Last Updated on 06/24/2011 by Chris Gampat
Though other postings haven’t been written about the Orbis and the Orbis Arm in detail in the Field Review format, we have written about them often. In those postings, various samples were touched upon. Now, we deliver the full review of the Orbis Ring Flash.
Day 1– a short introduction to the Orbis and ring flash.
Day 1 at New York Comic Con– All images were shot with the Orbis either camera left or camera right.
Day 2 at New York Comic Con– Some of the images here were shot with the Orbis around the lens or under it.
Field Tutorial– In this posting I talk all about how I used the Orbis beyond the normal ring flash usage.
Something I didn’t mention on the first day of the review was how durable the Orbis was. The reason for this is because I didn’t do anything horrific to it. During my testings the Orbis survived:
– Being stuffed into a messenger bag and bumped by lots of convention goers.
– Being dropped and falling off my 430 EX II at least once
– People bumping into it at the wedding I shot recently
Creator James Madelin told me in an interview that when he received the first batch of Orbis Ring Flashes, he was told to drop test them and to attempt to destroy them in order to see what kind of punishment they could take. The design of the Orbis withstood my month of time with it.
Though it might have saved the Orbis from falling many times, I rarely used the Orbis Arm. The reason for this is because I prefer maneuverability and versatility. Additionally, my 430 EX II didn’t always fire using the infrared signal transmission method when the Orbis was placed around the lens. It was most effective when I actually brought the flash around so that it was synonymous to the Mars symbol.
The typical photogra-clutz (like me) will not be able to break the Orbis in most uses.
This is where the Orbis has a couple of problems. It’s fairly large, but it has to be. It won’t fit into any of my camera bags, but it will fit into a messenger bag. For photographers like me that typically carry one or two lenses, one body, and a flash, the Orbis will be just fine. Throw a laptop into your messenger bag, and things will start to get heavy but the Orbis should still be okay.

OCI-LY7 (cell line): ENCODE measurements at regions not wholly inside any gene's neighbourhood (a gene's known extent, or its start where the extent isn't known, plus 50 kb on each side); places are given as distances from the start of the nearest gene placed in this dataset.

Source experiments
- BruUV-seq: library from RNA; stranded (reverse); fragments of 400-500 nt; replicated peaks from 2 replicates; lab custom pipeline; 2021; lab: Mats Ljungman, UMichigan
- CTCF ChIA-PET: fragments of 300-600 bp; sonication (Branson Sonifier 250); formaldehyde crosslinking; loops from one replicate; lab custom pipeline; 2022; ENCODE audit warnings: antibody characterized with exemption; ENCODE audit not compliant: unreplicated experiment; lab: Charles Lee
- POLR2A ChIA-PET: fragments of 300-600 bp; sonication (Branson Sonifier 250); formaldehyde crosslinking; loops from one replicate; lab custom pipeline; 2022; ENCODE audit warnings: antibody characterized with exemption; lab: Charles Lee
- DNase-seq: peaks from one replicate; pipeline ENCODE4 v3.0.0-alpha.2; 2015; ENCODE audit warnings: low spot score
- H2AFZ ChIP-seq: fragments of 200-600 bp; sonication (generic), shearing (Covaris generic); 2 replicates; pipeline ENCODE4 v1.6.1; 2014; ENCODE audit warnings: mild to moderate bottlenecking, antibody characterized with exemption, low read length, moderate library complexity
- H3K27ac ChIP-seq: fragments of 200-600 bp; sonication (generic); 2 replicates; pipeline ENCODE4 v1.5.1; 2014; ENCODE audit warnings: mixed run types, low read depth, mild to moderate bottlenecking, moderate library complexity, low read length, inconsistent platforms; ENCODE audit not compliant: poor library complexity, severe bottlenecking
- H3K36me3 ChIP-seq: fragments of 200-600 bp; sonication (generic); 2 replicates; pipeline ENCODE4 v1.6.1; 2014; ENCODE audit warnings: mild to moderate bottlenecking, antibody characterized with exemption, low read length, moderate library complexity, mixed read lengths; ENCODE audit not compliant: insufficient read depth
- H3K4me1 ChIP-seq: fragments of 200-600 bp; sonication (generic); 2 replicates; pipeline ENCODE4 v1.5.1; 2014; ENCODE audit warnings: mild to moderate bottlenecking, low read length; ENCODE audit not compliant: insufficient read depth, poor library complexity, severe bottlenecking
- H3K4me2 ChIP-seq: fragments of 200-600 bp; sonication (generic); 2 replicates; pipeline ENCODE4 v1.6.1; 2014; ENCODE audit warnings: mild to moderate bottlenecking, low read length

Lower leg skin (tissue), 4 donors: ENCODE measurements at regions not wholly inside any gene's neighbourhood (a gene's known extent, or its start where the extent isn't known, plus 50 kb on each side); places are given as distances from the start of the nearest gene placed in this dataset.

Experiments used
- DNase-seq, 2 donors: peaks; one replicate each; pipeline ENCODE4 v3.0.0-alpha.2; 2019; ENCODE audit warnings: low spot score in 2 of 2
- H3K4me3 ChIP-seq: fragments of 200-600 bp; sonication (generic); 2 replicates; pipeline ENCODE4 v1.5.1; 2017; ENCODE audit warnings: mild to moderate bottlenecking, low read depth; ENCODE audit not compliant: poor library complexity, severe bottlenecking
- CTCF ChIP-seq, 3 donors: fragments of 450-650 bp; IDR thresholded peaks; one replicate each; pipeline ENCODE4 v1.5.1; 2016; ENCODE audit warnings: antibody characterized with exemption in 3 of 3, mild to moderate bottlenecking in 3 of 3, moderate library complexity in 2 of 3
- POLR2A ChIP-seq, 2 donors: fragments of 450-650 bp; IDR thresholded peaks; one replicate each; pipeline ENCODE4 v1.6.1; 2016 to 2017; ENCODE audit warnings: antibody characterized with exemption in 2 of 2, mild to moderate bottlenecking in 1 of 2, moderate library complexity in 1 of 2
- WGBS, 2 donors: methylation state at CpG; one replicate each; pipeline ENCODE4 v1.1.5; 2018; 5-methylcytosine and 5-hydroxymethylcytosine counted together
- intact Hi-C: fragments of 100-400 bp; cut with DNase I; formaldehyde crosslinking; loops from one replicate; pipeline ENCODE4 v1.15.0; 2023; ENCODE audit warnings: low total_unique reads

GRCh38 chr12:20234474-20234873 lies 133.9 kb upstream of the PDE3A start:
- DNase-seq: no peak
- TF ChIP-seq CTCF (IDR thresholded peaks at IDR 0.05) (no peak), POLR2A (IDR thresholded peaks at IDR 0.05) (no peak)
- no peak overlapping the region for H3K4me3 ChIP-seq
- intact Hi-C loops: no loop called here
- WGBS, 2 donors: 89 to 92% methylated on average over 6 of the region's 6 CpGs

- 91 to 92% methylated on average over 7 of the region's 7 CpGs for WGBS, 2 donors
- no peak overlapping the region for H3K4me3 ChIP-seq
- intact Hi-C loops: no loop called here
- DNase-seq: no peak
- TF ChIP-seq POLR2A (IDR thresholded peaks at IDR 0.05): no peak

Perhaps James should consider a collapsible version of the Orbis.
This was done for every photo during the first day of the Field review. For the most part, the Orbis didn’t disappoint with delivering that million dollar ring flash look on a budget. The photo above doesn’t totally demonstrate this, but it does come close.
Using the Orbis around the lens is best done when the subject has a background relatively close to them and the photographer closes down the F-stop to around F/4-11.
With the Orbis around the lens, you’ll be able to get that famous ring of light in the subject’s eyes with much more ease. If you’re relying on the infrared system, be warned that you’ll probably be better off using Pocket Wizards or a sync cord. Why Pocket Wizards? For metering purposes.
Under The Lens Use
When the Orbis is used directly underneath the lens, it can still illuminate your subjects to give them a Ring Flash look.
Wedding photographers that need to nail a shot immediately will appreciate the fact that the Orbis can still deliver that Ring Flash look when used under the lens: especially when trying to illuminate many subjects like in the photo above.
Users will also appreciate the fact that Ring Flash photos can go on to make excellent black and whites in post-processing. Why does this matter? Because the Ring Flash is designed to provide even lighting across an entire area; therefore not overexposing and losing lots of color. When converting to black and white, the color scheme will translate over very effectively.
More than just wedding photographers will appreciate this method though. Portrait photographers looking for compelling and creative ways to lure in clients will also be attracted to the capabilities of the Orbis.
Camera Left, Camera Right: Use as a Softbox
When used correctly, the Orbis can provide a wonderful softbox effect on the subjects.
An interesting note about the Orbis is that the light given off can be very closely described as nothing else but white. Some filters tend to give off more blue or orange tones but the Orbis is extremely neutral. Any color variation that the photographer wants will be done in post-production.
As an overall lighting device, the Orbis seems to be one that is very hard to beat due to the versatility. Personally, I’d want to use Gary Fong’s products to compliment the Orbis when needed, but for many photojournalistic cases the Orbis can almost live on your camera’s flash.
When used correctly, it can help to illuminate really important details, such as muscle structure, like the model’s stomach above. That’s not to say that other lights can’t, but the Orbis is a very affordable and versatile way to help do so vs. softboxes or other methods.
I have since sent back the Orbis, but do plan on purchasing it through B&H.
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